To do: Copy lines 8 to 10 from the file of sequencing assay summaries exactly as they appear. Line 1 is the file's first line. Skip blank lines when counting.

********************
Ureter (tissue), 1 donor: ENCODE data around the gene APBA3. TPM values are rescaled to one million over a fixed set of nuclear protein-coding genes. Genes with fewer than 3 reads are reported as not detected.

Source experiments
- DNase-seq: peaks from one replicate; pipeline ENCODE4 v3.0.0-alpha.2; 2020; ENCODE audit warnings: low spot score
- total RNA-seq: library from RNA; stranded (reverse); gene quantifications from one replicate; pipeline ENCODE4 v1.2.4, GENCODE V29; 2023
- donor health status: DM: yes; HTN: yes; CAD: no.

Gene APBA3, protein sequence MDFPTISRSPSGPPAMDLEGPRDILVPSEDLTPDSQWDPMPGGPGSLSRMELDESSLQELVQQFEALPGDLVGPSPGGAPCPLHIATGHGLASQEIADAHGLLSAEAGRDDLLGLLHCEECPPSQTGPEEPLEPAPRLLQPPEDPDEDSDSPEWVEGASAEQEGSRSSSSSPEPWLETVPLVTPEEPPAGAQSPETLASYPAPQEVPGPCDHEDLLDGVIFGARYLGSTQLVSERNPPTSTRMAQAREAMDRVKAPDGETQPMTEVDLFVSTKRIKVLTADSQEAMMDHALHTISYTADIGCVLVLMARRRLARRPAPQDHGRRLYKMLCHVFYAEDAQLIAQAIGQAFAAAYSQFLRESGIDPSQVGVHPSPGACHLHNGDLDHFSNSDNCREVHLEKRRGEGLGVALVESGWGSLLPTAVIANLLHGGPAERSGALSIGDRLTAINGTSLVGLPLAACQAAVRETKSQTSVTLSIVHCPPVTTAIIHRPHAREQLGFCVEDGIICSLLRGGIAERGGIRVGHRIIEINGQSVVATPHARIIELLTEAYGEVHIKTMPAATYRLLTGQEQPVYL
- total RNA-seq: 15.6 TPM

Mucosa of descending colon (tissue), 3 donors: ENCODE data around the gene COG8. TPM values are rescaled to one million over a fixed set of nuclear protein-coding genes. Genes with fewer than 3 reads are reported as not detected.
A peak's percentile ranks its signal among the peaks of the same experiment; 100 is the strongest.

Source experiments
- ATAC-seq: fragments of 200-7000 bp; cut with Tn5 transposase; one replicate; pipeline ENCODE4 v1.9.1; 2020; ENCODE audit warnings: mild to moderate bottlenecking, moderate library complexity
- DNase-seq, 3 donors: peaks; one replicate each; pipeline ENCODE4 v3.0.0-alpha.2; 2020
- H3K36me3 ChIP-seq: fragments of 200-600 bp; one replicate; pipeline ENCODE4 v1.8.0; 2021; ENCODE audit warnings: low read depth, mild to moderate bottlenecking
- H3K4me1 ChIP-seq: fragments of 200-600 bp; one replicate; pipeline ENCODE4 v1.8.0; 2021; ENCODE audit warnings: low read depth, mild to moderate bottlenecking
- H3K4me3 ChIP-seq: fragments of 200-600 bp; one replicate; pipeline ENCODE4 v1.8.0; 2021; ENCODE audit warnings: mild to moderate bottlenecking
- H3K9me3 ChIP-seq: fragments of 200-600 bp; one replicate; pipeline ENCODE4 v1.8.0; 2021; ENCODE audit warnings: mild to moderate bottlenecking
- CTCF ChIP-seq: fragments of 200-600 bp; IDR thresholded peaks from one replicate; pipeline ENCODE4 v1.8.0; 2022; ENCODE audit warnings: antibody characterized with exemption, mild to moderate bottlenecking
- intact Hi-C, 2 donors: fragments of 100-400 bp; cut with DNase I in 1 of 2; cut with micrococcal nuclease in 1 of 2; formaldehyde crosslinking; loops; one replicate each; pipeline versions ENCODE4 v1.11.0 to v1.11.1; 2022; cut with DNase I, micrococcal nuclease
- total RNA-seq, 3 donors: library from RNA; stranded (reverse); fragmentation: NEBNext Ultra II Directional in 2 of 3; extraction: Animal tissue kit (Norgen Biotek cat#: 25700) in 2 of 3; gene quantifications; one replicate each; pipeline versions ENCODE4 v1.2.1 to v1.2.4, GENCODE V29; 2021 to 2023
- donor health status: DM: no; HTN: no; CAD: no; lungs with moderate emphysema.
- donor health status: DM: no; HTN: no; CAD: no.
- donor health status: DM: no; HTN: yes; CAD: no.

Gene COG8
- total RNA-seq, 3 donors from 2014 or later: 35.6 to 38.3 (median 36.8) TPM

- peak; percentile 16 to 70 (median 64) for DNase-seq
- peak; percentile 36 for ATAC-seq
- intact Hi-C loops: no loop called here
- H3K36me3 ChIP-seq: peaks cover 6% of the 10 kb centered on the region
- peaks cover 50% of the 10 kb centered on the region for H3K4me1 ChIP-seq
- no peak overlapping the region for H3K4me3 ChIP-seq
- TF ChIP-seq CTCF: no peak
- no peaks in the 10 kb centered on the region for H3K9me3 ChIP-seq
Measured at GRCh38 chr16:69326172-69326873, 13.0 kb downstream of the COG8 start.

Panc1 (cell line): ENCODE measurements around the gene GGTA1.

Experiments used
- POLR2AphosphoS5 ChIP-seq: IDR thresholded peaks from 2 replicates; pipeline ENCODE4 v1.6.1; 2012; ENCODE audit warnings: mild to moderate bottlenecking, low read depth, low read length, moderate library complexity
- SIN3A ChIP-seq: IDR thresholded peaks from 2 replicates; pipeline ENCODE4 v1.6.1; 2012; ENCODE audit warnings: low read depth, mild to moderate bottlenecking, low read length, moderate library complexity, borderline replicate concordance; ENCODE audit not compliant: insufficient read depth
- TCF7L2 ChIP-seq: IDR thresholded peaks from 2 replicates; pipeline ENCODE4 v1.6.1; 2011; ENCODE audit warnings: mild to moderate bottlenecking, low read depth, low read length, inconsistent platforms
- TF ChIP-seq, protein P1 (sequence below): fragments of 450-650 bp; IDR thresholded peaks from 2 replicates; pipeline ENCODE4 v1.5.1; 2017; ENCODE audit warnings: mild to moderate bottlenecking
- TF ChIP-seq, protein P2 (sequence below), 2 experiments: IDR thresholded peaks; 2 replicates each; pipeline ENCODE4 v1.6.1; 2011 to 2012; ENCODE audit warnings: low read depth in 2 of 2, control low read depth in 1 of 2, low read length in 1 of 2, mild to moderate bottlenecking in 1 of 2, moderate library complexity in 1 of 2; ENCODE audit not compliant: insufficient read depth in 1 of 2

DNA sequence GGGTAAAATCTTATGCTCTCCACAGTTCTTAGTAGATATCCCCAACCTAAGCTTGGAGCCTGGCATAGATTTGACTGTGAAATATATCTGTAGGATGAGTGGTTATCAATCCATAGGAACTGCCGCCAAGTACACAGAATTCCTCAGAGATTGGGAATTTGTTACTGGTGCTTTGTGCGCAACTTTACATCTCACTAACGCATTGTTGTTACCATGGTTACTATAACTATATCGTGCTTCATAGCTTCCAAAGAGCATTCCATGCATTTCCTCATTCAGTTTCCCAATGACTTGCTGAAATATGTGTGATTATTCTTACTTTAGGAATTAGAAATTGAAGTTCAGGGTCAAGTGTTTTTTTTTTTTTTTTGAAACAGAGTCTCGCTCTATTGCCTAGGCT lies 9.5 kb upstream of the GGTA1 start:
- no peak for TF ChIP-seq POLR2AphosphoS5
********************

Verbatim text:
Mucosa of descending colon (tissue), 3 donors: ENCODE data around the gene COG8. TPM values are rescaled to one million over a fixed set of nuclear protein-coding genes. Genes with fewer than 3 reads are reported as not detected.
A peak's percentile ranks its signal among the peaks of the same experiment; 100 is the strongest.

Source experiments